Smoke and Carbon Monoxide Detectors for Residential
Fire Safety Equipment
Imagine being caught at home in the midst of a house fire. Your mind starts rushing through what to do next. Fire is fast-moving, and leaves little to no time to think about collecting valuables and belongings. The impact of that happening can be devastating.
While we know that flames and heat from a fire are dangerous, fires also contain a deadly mixture of fumes and gases. Carbon monoxide is a by-product of a fire that can cause asphyxiation, which is being deprived of oxygen.
Fire safety begins at home. Most people know the basics, such as not leaving burning candles or space heaters unattended. You should also have one or more fire extinguishers in your home, located for easy access. For home use, an extinguisher rated “A-B-C” is recommended.
Contact us today to have one of our qualified professionals come out and assess your home’s safety features.
Smoke detectors (also known as smoke alarm) sense smoke from fires and burning food. Generally a loud piercing signal is set off.
Smoke detectors can be battery operated or wired in. Smoke detectors that run on batteries must have the batteries changed once every year. All smoke detectors need to be tested regularly. The advantage of having wired in smoke detectors, is all the smoke detectors will go off to alert everyone in the house no matter where they are.
Battery operated smoke detector
Wired in smoke detector
It is important to make sure smoke detectors are installed in the right places in your home and are in proper working order. At CBS Electric, we can help you check your existing detectors and give you options as to what type of smoke detectors are right for your home. Contact us today to book an appointment.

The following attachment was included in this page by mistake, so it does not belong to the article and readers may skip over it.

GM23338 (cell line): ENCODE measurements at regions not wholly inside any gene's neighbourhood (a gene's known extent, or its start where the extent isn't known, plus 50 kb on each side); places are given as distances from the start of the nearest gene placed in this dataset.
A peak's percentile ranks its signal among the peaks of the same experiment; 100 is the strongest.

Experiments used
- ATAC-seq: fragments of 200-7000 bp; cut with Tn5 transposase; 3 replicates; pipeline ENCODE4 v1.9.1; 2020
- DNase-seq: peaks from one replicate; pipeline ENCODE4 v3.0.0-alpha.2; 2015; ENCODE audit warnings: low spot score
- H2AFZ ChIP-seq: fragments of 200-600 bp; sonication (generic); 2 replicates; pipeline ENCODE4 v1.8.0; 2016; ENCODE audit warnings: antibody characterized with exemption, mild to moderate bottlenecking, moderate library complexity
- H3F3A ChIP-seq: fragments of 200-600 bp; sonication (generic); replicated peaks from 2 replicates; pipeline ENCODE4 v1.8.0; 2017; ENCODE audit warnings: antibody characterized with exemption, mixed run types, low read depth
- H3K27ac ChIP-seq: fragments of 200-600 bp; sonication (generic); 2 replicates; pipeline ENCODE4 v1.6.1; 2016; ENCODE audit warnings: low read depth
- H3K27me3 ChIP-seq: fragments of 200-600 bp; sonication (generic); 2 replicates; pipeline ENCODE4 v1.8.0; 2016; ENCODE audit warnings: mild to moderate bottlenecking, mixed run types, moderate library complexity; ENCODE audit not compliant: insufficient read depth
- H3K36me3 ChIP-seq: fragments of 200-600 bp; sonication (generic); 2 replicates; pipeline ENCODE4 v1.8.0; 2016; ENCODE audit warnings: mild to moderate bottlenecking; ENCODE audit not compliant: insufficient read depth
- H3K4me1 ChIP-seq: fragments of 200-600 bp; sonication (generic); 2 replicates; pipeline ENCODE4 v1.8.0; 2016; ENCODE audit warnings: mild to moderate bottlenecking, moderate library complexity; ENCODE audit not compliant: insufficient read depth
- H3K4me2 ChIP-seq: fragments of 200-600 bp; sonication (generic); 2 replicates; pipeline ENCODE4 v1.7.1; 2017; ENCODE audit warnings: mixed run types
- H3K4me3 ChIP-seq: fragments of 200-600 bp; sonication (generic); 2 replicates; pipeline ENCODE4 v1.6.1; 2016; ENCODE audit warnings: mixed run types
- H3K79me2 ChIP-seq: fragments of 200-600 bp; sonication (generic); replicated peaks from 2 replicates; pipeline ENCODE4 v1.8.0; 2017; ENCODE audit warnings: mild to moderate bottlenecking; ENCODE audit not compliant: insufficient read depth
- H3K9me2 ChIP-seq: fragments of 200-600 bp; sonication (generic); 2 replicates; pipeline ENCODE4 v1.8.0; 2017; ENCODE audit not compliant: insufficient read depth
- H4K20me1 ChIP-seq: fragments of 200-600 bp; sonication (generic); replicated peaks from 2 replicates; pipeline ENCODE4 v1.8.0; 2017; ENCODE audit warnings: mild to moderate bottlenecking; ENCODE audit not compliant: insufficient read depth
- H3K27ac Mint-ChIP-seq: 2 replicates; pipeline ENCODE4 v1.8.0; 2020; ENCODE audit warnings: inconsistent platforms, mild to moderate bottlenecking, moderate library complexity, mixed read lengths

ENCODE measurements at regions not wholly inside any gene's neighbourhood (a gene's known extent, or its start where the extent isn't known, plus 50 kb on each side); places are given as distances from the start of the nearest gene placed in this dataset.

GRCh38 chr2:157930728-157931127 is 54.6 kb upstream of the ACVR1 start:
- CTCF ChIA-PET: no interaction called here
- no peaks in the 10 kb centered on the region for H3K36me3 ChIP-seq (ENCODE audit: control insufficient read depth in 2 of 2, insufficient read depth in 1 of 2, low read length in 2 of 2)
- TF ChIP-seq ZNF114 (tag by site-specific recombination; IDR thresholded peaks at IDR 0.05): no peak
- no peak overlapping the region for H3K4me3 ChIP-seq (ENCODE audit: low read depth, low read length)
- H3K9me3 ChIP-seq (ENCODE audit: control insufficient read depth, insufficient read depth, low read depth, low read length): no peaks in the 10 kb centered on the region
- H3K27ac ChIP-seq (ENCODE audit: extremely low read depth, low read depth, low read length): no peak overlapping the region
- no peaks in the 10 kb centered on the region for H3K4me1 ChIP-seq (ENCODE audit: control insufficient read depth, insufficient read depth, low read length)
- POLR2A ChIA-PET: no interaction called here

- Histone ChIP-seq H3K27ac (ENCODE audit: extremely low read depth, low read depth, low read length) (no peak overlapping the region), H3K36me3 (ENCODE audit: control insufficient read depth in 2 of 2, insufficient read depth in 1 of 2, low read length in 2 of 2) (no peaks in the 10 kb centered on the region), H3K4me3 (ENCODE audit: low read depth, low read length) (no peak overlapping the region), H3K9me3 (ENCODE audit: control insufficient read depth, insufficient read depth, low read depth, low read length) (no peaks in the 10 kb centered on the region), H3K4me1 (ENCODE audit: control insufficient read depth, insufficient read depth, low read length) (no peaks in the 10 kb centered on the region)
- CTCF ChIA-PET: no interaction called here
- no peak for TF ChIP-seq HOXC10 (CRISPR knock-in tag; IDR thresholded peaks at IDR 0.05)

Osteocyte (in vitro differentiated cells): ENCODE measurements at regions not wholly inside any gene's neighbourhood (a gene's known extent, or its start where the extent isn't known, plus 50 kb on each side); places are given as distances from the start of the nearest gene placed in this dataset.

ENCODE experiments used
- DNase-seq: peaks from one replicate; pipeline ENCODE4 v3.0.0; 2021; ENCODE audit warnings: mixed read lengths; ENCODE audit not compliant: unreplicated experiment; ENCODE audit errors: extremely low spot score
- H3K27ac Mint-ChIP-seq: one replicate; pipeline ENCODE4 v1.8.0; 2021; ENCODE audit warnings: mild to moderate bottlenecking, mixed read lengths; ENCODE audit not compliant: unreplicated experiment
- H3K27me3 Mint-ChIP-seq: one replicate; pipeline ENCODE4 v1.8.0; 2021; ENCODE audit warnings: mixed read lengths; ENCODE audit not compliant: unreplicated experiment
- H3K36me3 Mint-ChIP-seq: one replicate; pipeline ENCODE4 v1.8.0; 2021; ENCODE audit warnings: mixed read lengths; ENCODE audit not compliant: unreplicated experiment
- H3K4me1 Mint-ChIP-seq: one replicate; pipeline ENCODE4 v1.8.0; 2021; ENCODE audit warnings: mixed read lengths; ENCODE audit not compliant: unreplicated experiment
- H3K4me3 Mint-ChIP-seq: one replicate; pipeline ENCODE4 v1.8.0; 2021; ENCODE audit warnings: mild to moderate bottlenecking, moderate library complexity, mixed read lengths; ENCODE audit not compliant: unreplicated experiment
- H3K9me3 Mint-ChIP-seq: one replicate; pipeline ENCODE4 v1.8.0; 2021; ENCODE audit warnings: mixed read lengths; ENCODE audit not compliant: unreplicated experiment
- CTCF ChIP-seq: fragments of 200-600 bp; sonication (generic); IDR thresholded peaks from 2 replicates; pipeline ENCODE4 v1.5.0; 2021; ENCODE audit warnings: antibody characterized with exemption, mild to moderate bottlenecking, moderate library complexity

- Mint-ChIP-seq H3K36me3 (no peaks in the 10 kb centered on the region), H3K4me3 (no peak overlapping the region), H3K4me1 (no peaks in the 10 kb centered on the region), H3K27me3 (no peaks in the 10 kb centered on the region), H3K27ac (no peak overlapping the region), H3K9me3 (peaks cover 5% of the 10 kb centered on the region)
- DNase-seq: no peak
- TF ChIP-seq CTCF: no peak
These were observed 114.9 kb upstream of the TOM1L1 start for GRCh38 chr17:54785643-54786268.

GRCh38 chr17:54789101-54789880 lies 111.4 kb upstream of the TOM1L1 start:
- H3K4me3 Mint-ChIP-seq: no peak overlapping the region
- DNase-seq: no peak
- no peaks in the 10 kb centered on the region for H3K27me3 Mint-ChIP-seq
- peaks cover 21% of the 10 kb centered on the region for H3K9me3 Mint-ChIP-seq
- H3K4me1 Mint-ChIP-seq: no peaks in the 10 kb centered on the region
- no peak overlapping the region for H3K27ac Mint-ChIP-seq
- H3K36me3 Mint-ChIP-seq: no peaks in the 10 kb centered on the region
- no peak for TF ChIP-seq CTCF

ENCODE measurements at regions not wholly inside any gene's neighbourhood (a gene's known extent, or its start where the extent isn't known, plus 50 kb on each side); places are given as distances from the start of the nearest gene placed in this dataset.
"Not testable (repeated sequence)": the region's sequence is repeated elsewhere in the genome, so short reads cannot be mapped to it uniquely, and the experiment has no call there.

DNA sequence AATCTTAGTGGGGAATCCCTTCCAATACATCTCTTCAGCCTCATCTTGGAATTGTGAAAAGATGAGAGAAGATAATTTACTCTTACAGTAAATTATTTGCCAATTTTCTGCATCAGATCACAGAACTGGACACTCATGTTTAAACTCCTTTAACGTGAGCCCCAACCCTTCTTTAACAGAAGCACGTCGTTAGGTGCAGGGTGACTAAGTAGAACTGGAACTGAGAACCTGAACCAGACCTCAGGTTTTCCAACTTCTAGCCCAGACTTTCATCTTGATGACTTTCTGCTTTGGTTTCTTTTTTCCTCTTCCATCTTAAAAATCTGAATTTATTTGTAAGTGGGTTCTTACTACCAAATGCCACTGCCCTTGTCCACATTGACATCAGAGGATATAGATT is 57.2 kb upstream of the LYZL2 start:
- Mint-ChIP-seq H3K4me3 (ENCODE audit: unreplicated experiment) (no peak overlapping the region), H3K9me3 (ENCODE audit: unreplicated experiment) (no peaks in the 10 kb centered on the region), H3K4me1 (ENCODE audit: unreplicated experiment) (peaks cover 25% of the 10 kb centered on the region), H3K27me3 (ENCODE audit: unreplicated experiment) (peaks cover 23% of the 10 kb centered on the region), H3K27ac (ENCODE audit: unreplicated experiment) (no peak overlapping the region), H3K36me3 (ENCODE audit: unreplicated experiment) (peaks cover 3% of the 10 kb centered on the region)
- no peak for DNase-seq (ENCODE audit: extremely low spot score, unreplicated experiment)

Carbon Monoxide Detectors
Carbon Monoxide is one of the leading causes of deaths. It is referred to as “The Silent Killer” because it is too faint for us to detect. It is a gas produced when equipment such as a furnace is not properly ventilated.
Fuel-burning appliances such as furnaces, water heaters, fireplaces and wood stoves should have regular maintenance. Additionally, ventilation should be checked in order to ensure that there are no blockages.
Carbon Monoxide Detector
Carbon Monoxide Alarm
Smoke and CO Combination Detector
Carbon monoxide has no color or odor. It makes you feel drowsy, you then fall asleep, and slowly it kills you. Thousands of people die from carbon-monoxide poisoning each year. If you have a detector in your home and carbon monoxide starts to build up, you’ll hear an alarm sounding when the gas levels become dangerous. You should evacuate your home and call your fire department if this happens.
Safety officials suggest that people refrain from leaving their vehicles running in the garage, especially with the door closed. They also recommend wearing proper respiratory equipment if working in confined spaces where CO could be present.